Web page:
After a particularly bad embarkation day on a cruise a while ago, I decided it was time to think about how to make all future embarkation days successful and stress-free.
I spoke to a bunch of experienced and smart cruisers to check my approach was right, tested it out on a series of recent cruises and I am sure now I have come up with THE definitive way on how you can make a massive difference to your embarkation day, setting you up for an incredible cruise.
As I thought things through, I realised that the reason embarkation day did not go well had all been created by me.
It’s all about preparation. It’s not sexy. It doesn’t sound fun, but it absolutely makes all the difference.
There are seven key things I do before embarkation day that make for a successful day.
First, when booking a cruise, I schedule and budget to arrive at least the day before, maybe earlier if travelling on a long haul flight.
This has paid off frequently. For example, on my recent Oceania Panama Canal cruise there was a storm passing through Europe and my flight was cancelled with just 10 hours to go before take off. As I had planned to get there early, there was enough time to find new flights and routings that would still get me there the day before embarkation.
Second, and this is even more important post shutdown, is I book as early a time to check in as possible.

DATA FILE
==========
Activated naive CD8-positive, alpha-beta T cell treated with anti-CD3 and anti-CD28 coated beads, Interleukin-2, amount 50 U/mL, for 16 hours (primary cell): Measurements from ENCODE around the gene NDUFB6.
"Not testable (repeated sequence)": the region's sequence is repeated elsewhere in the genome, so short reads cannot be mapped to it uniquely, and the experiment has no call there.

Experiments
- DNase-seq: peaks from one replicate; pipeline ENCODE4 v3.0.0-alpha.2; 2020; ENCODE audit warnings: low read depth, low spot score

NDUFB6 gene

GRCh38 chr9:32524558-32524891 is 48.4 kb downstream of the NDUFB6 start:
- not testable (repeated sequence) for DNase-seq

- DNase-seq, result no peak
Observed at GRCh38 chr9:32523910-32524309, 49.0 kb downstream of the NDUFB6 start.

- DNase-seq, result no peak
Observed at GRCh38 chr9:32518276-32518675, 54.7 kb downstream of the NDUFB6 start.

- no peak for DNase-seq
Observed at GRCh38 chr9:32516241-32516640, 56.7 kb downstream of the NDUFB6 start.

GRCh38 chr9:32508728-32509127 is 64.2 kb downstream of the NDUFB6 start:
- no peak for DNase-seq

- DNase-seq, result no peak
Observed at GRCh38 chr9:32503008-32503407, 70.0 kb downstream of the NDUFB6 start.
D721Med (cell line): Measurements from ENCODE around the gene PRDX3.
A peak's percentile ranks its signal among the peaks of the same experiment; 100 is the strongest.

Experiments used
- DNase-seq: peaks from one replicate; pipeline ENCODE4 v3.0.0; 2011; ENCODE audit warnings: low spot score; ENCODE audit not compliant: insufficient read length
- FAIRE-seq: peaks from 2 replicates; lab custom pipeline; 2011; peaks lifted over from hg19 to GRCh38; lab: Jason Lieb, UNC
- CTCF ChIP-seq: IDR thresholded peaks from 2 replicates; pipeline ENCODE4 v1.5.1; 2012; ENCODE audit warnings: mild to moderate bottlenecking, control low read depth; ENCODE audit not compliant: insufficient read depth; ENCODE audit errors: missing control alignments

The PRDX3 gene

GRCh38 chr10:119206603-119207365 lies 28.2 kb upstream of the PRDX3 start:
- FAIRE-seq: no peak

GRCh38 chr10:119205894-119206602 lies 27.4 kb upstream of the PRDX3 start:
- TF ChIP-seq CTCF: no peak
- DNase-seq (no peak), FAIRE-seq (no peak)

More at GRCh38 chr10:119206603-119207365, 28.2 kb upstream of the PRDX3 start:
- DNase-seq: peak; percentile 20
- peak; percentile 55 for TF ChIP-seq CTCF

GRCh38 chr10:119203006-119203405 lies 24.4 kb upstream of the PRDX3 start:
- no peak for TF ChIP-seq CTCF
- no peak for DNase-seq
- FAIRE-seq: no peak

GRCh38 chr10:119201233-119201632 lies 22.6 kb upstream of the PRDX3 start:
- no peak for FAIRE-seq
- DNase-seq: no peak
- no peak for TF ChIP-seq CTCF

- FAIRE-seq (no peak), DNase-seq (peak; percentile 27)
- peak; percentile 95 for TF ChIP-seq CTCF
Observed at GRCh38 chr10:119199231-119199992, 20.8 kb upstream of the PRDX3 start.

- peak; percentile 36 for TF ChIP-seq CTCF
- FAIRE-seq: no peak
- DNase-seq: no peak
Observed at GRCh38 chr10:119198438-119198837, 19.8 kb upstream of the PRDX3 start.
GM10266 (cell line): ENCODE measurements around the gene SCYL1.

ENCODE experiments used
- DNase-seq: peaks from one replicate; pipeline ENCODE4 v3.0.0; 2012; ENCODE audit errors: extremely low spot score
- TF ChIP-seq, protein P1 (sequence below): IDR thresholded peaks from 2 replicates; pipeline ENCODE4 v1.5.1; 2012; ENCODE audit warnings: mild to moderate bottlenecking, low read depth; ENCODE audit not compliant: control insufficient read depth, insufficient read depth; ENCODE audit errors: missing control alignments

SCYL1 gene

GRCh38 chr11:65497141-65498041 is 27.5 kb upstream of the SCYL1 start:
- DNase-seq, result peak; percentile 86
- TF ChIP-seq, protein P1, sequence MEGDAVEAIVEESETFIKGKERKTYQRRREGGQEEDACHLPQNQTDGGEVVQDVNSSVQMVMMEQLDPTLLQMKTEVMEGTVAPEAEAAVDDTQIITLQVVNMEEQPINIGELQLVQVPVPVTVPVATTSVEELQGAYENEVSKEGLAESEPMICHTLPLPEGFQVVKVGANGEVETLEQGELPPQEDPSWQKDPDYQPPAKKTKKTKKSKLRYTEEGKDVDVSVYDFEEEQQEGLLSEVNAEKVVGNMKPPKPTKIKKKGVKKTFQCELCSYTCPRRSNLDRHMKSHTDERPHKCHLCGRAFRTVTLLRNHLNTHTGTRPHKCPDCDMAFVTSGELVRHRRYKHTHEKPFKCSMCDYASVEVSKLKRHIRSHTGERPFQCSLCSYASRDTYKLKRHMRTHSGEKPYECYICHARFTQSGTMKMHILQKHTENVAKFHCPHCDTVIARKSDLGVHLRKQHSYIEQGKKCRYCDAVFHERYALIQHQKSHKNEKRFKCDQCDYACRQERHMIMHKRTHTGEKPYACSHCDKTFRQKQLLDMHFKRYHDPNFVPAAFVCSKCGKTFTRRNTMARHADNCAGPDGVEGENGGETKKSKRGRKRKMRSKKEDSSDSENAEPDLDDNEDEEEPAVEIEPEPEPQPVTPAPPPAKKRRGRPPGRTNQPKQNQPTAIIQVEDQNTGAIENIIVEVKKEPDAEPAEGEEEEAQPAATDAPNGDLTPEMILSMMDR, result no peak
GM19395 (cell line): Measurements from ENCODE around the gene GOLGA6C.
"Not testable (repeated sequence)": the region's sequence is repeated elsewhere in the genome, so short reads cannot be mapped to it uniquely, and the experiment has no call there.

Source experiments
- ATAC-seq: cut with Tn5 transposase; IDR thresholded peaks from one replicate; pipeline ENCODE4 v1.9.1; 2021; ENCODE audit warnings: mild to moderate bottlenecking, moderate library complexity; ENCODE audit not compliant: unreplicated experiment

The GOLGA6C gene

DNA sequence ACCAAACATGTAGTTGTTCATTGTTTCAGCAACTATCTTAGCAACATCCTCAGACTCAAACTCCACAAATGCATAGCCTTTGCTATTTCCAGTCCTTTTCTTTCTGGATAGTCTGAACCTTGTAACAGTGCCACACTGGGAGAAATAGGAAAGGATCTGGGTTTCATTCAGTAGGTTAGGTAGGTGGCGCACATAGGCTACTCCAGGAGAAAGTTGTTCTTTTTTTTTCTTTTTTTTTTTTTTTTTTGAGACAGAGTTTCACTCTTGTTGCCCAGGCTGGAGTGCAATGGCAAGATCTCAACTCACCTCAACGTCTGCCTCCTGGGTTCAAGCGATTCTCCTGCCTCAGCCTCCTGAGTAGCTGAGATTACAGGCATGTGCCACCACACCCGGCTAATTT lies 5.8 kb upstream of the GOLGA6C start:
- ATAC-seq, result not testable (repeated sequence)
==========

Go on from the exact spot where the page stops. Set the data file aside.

Before the whole Covid shutdown, most smart cruisers just got to the port as early as they could, as the check in and boarding was first-come first-served. Things have changed.
Now, you either book a time to check-in, or you are allocated at a time if you don’t. Lines usually turn you away if you arrive before your allocated time
As soon as the system allows you, book your time. I’ve been able to get a check in time and be on board as early as 11 o’clock in the morning, giving me lots of time to max out embarkation day.
Thirdly, I download the cruise line app at home while I have good Wi-Fi. These have become fundamental to the cruise. Often, I must use the app to check in and complete the pre-boarding health checks on there.
Fourth, and this is also more important today, is well before embarkation day I check exactly what I’m going to need to have to check in. And I have digital and paper copies of all the documents.
The mistake I made a couple of cruises ago is that I had all of the documents I needed. In this case, proof of vaccine, test results, Country Passenger Locator Forms, and check-in QR code. I had them all digitally, but the cruise terminal Wi-Fi was rubbish and they were hard to retrieve.